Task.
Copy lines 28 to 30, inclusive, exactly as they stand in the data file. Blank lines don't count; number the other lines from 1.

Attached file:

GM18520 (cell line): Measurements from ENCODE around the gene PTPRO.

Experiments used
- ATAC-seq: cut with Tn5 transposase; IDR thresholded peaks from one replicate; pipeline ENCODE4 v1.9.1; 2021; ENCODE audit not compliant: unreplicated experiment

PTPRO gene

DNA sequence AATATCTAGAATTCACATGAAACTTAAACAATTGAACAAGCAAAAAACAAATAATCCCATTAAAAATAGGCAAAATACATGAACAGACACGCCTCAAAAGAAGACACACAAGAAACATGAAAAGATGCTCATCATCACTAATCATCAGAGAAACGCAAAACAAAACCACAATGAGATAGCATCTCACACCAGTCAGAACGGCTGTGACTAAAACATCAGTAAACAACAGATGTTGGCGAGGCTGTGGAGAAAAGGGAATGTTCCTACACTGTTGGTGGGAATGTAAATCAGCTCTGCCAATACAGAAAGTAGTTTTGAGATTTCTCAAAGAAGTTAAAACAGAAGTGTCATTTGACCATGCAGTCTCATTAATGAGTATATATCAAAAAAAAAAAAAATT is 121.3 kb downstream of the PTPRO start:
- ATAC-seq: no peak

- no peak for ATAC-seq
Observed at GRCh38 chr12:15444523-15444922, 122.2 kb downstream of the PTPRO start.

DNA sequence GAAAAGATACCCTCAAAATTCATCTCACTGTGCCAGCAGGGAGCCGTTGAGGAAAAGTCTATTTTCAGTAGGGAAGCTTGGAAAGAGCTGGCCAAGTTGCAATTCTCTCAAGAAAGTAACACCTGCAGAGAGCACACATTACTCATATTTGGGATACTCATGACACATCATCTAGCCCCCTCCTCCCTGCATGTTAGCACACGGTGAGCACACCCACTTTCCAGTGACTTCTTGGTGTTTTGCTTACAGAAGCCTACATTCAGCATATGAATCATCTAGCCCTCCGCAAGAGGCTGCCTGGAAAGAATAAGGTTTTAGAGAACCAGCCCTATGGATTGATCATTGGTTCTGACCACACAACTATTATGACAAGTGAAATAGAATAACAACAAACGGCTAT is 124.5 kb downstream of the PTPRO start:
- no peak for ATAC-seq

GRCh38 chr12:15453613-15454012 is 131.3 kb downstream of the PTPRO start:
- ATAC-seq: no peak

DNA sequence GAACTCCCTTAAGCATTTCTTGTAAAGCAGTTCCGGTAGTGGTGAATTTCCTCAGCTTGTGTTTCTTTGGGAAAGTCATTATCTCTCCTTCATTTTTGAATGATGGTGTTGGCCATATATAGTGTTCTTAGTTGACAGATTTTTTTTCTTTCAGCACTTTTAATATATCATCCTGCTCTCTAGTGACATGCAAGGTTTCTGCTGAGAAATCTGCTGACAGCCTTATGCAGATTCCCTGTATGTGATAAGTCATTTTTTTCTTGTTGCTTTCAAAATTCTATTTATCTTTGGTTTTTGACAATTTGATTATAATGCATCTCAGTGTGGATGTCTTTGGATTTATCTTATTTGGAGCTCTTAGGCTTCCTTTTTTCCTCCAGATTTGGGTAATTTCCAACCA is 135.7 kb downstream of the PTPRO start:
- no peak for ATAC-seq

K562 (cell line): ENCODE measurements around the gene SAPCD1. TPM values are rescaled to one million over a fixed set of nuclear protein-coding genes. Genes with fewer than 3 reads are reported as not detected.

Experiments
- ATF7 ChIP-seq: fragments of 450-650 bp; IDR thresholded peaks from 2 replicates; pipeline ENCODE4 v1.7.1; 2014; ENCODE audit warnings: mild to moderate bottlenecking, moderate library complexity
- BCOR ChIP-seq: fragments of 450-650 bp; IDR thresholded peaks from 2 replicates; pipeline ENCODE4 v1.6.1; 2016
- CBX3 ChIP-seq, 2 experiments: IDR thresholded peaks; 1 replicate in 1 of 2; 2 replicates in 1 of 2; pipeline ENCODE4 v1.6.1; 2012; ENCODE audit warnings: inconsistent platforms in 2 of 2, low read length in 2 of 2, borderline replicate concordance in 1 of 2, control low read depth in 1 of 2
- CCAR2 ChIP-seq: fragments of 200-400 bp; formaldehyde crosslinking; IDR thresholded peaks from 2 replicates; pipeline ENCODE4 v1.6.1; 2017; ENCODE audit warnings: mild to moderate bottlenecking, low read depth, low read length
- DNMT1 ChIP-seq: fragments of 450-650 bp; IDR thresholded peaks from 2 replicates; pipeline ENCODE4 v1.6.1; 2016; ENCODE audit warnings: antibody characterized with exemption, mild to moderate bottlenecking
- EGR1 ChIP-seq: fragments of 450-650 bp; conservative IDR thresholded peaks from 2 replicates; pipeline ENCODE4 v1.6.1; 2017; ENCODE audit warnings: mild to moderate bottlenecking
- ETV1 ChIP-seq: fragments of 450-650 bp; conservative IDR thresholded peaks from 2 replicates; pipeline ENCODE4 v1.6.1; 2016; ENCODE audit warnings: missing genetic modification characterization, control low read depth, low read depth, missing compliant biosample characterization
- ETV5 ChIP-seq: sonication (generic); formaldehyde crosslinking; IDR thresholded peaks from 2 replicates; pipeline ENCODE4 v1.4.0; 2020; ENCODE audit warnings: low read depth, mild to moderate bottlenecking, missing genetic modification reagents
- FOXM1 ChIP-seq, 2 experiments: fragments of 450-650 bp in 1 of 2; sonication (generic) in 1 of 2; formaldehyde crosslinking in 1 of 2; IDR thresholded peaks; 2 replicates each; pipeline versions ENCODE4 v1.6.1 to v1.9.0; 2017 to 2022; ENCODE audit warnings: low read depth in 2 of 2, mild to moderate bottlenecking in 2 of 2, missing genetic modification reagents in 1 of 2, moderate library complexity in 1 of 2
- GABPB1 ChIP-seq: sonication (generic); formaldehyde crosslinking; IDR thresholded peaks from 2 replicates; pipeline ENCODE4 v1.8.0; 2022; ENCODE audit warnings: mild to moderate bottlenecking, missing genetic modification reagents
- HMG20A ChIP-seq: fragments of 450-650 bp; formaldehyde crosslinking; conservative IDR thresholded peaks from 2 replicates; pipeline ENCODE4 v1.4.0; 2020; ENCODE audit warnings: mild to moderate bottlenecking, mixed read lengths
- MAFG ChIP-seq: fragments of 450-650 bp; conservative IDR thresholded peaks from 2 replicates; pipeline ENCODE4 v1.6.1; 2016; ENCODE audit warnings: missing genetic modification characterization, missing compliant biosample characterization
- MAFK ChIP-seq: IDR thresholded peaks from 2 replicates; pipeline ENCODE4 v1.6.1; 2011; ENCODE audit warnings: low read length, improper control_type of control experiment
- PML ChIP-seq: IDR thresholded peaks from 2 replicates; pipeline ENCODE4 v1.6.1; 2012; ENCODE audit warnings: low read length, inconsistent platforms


- MAFG ChIP-seq: fragments of 450-650 bp; conservative IDR thresholded peaks from 2 replicates; pipeline ENCODE4 v1.6.1; 2016; ENCODE audit warnings: missing genetic modification characterization, missing compliant biosample characterization
- MAFK ChIP-seq: IDR thresholded peaks from 2 replicates; pipeline ENCODE4 v1.6.1; 2011; ENCODE audit warnings: low read length, improper control_type of control experiment
- PML ChIP-seq: IDR thresholded peaks from 2 replicates; pipeline ENCODE4 v1.6.1; 2012; ENCODE audit warnings: low read length, inconsistent platforms